On the downside, while modeling is an iterative process, it is a top-down methodology, to which many developers may be reticent. To spend more time thinking about the specifications and properties of the system, i.e. the what instead of the how, the problem instead of the solution, may require a mindset change. Second, statecharts-derived visual formalisms do not effectively represent data flowing between states. Transitions show execution flow but they do not represent data. For the most part, data variables are not visible within the diagram representation. Third, not all interfaces have a limited (or manageable) number of behavioral modes. In some cases, a state-machine modelization may add more complexity than it removes.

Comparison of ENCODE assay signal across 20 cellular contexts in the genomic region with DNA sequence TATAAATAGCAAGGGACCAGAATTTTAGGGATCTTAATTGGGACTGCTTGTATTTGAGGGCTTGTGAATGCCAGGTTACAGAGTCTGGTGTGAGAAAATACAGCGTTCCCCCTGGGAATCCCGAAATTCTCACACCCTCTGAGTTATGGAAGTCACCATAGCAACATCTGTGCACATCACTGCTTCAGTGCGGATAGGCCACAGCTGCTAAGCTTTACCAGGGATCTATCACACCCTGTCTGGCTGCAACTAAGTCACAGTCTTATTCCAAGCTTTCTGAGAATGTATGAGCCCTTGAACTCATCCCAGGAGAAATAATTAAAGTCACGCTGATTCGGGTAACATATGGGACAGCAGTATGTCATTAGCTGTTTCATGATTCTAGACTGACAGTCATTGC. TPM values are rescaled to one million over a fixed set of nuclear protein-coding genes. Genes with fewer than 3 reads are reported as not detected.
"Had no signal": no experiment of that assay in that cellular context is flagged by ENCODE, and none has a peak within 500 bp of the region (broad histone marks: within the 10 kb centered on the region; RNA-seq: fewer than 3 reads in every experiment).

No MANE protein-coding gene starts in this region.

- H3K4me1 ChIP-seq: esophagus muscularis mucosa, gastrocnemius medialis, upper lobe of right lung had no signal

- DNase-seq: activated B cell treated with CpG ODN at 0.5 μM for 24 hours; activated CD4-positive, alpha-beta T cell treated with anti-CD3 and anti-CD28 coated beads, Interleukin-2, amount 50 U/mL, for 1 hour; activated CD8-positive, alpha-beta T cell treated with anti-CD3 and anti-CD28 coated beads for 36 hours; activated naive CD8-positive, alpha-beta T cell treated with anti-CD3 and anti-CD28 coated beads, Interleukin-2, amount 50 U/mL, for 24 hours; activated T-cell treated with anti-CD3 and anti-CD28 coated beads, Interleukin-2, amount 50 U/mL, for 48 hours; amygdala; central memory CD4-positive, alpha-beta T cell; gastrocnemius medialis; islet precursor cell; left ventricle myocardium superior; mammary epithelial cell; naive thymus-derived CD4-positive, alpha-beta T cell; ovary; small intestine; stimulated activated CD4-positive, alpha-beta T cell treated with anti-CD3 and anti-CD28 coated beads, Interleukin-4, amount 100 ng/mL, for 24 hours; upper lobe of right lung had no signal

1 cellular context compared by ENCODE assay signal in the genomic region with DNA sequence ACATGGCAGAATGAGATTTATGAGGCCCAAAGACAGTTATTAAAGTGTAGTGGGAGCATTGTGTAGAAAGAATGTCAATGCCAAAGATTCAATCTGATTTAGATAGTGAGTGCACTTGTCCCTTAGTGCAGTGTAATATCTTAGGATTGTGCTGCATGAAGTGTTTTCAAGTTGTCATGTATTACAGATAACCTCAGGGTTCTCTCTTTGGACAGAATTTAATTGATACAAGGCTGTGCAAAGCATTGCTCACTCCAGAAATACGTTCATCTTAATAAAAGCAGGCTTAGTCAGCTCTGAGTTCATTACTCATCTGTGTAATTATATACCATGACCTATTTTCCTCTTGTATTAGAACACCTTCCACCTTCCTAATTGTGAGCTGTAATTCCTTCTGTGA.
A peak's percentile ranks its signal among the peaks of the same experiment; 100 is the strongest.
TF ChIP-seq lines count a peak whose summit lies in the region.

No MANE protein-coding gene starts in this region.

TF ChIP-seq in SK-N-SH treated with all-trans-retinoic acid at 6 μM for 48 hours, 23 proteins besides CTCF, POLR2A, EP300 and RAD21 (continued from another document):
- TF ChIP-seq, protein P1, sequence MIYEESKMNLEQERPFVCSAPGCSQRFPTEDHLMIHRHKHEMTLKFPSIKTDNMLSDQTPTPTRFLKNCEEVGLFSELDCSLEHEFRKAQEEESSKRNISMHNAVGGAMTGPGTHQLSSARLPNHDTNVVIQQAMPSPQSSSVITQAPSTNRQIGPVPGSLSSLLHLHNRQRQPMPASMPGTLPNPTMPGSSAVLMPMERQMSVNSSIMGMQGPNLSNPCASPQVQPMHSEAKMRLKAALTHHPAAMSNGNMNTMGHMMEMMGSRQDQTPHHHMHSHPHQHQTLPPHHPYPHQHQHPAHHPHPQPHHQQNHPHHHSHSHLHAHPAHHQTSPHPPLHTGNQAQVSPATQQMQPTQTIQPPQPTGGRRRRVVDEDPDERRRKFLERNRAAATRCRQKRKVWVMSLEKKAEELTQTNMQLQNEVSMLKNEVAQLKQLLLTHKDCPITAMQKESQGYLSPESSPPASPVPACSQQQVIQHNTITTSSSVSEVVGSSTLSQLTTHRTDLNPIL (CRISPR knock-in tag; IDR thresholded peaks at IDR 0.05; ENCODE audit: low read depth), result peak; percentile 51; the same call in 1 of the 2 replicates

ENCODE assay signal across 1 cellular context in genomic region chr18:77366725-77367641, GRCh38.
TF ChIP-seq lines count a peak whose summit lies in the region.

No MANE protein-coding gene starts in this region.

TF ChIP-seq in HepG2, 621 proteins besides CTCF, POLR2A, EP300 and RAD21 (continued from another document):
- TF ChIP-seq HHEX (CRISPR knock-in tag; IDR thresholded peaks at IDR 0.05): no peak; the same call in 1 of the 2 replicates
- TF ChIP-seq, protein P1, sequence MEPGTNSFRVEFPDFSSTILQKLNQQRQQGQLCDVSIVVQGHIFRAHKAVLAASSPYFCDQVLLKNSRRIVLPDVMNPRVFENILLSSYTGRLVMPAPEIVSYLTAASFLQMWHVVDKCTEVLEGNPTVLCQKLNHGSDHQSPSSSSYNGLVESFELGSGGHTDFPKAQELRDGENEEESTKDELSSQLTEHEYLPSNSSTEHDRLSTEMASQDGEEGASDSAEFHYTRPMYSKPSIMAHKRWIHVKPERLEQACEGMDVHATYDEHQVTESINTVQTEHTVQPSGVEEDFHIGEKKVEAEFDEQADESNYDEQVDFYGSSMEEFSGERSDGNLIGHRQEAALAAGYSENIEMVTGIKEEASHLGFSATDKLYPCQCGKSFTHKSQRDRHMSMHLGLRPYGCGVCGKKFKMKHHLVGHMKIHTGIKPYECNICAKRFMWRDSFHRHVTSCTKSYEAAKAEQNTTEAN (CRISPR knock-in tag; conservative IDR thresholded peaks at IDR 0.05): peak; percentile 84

Model-based functional UI has been adopted extensively for the prototyping of interfaces for embedded systems in safety-critical industries. Eric Bantégnie, the founder of Esterel Technologies, a company that makes model-based design tools, explained in an interview to James Somers, editor for The Atlantic:

Nobody would build a car by hand. (…) Code is still, in many places, handicraft. When you’re crafting manually 10,000 lines of code, that’s okay. But you have systems that have 30 million lines of code, like an Airbus, or 100 million lines of code, like your Tesla […] — that’s becoming very, very complicated.


About the Author

Bruno Couriol holds a Msc in Telecommunications from the French Grandes Ecoles, a BsC in Mathematics and a MBA by INSEAD. Most of his career has been spent as a business consultant, helping large companies addressing their critical strategical, organizational and technical issues. In the last few years, he developed a focus on the intersection of business, technology and entrepreneurship.